For those of you why don’t know, there’s an absurd amount of misinformation in the fitness industry. In few niches is that more true that training for women. I want to throw my opinion in the ring in the hopes that you, my concerned readers, will share it around and a few women will read it before buying some pink dumbbells and wasting their time.
For starters, let me give you the TL;DR of this article – 90% of a woman’s training should be just like a man’s. Allow me to elaborate on the other 10% by going through the major physical differences between men and women that affect weight training, and the impact they should have on a woman’s training program.
1. Larger Q Angle
For those of you who don’t know what a Q angle is, here’s an illustration:
The average female has a steeper Q angle than the average male, which means more valgus force on the knee during activity. In general, this fact leads to two suggestions. First, women need to really keep an eye on knee health if they’re doing a lot of running, especially if they have a broader pelvis, and thus a bigger Q angle generally (including straight running, soccer, basketball, etc.). The same amount of running has the potential to do more damage to a woman’s knee than a man’s. This isn’t to say women should never run (as the recent trend on the interweb has been), they just need to be judicious and do more corrective exercises (a great segue into…). Number two: women should focus on VMO work and always squatting below parallel. The VMO helps stabilize the knee when valgus forces are placed upon it, so strong VMOs help prevent ACL injuries for women. Terminal knee extensions (TKEs) and step-ups will help with this. Squatting below parallel will help reduce shearing forces on the ACL as hamstring involvement increases with squat depth.
So to recap: A steeper Q angle shouldn’t mean any huge changes in training for women, it just means watching running volume, making sure you squat to the depth you should be squatting anyways, and building some nasty VMOs.
2. Narrower waist
Ladies, I have some bad news. Getting a ginormous squat or deadlift usually means you won’t have the most pronounced hourglass figure on the planet (However, you’ll acquire a world-class butt in the process, so things still work out in your favor).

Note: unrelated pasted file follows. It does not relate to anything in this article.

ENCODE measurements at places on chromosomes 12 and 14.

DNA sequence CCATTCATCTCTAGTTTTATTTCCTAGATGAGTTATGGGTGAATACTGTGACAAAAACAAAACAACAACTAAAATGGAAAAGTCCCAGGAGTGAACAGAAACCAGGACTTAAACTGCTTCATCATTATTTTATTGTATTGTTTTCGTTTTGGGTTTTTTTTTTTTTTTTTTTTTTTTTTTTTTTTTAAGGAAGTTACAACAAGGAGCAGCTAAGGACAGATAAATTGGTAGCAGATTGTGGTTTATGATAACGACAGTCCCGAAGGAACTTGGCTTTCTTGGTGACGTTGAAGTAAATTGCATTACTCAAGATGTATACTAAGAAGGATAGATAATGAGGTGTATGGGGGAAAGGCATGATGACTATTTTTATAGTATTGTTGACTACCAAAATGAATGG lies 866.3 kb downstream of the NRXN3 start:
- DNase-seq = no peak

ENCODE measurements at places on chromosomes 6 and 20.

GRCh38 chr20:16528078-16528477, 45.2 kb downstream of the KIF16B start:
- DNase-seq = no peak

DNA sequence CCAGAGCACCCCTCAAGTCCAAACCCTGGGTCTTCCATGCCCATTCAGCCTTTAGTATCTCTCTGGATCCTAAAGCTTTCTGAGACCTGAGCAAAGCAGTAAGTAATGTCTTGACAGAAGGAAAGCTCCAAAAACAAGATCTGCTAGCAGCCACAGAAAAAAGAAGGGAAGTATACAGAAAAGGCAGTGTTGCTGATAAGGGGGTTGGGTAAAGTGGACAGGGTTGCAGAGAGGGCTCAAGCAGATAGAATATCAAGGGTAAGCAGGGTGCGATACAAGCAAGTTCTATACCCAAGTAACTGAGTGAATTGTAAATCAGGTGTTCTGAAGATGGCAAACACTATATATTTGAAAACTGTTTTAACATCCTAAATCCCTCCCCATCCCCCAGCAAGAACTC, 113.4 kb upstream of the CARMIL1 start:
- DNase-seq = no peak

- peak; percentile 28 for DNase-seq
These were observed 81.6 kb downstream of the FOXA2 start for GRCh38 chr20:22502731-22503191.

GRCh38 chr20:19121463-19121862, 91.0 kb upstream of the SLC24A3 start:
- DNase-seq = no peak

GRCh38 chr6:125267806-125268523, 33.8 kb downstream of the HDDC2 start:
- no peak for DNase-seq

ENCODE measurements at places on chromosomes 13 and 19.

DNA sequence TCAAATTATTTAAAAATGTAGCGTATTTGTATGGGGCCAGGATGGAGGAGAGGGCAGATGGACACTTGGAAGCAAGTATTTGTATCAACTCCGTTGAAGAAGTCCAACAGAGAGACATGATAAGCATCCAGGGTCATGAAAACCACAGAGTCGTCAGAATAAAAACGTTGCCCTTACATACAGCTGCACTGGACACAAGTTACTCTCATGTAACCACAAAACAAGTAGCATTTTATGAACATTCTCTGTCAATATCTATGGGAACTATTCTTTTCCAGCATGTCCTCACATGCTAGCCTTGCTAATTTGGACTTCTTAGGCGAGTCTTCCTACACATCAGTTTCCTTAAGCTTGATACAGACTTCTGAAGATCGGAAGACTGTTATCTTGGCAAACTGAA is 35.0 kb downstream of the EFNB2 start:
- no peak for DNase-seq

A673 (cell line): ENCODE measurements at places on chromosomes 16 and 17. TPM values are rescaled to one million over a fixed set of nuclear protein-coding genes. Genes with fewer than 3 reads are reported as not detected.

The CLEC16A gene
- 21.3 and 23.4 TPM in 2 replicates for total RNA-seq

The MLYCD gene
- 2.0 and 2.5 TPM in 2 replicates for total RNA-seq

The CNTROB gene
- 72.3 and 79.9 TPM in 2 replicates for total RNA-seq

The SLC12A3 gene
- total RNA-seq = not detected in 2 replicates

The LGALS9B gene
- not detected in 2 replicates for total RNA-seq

The two largest determinants of how much force a muscle can produce are cross-sectional area and neuromuscular efficiency. In layman’s terms, a trained woman with the same size thighs as a trained guy (assuming the same body composition) should be able to produce about as much force with her legs as the guy can. This simple formula tends to work pretty well for things like leg press or hip thrusts, but not for squats.
What accounts for this difference? Guys have thicker torsos with thicker abdominal musculature that can better support the pelvis and spine. To close this gap, ladies need to focus on “core” work even more than guys do. I’m not talking about sets of 500 crunches or buying the latest pseudo-sexual ab gadget. I’m talking breathing paused squats and front squats, farmers walks, waiters carries, and other HEAVY core work that will strengthen the transverse abdominis and thicken the obliques, allowing for better support of the pelvis and spine under heavy loading.
3. Broader hips
This isn’t true in all cases, but it is in most. In general, women tend to do better with a wider stance on squat and a sumo deadlift rather than conventional. This is true both because they have the hip mobility to get to those positions which allow them to shorten the bar path substantially, and because a wider stance means a more upright torso, helping to address the problem of having a narrower waist.
4. Fewer and smaller fast twitch fibers
In general, fast twitch fibers are the ones most prone to hypertrophy and that most contribute to maximal force output. There are two implications here for women:
1) You should train even heavier than a man (relative to your max). Since you’re already working with fewer fast twitch fibers, you need to train in such a way as to ensure you optimize the fast twitch fibers you DO have.
2) You should do more volume than a man. Since you’re going to be more reliant on your slow twitch fibers, you need to increase your training volume and include some higher rep work (10-20 reps, not 100) to get everything you can out of your slow twitch fibers.
I remember reading an interview with the Chinese weightlifting coach. When asked how he trains his female lifters, he replied that he trains them just like the men, except with about 15% more volume. Keep that in mind.
One more offshoot here to keep in mind is that since women tend to have a fiber blend that is more fatigue-resistant, they shouldn’t rely as much on rep max calculators. I’ve seen a girl squat 155×15 with a 1rm of 185. 155×15 would project a 1rm of 235-255ish. If a man can squat 185, he’s only going to get 6 or 7 reps with 155.
5. Hormonal factors
This is probably what people expected me to lead with. However, I don’t think it’s really worth dwelling on since there’s not really any proactive steps a woman can take to address it (except good ol vitamin S). However, it is worth noting that higher testosterone levels are the primary reason there’s a bigger gap between the upper body strength of men and women than lower body strength. The muscles of the shoulder girdle have more androgen receptors than any other muscle group. This means that testosterone’s anabolic effects are most potent on these muscles. As an aside, that’s the biggest reason a big chest and broad shoulders are seen as a sign of virility in men – it’s a sign the man has higher testosterone levels and is therefore probably more fertile than other guys.
If you’re a lady and have additional tips, I’m all ears! Let me know in the comments. If you’re a guy who trains women, or if you’re trying to talk a girl into doing some real training and you have any questions, don’t hesitate to ask!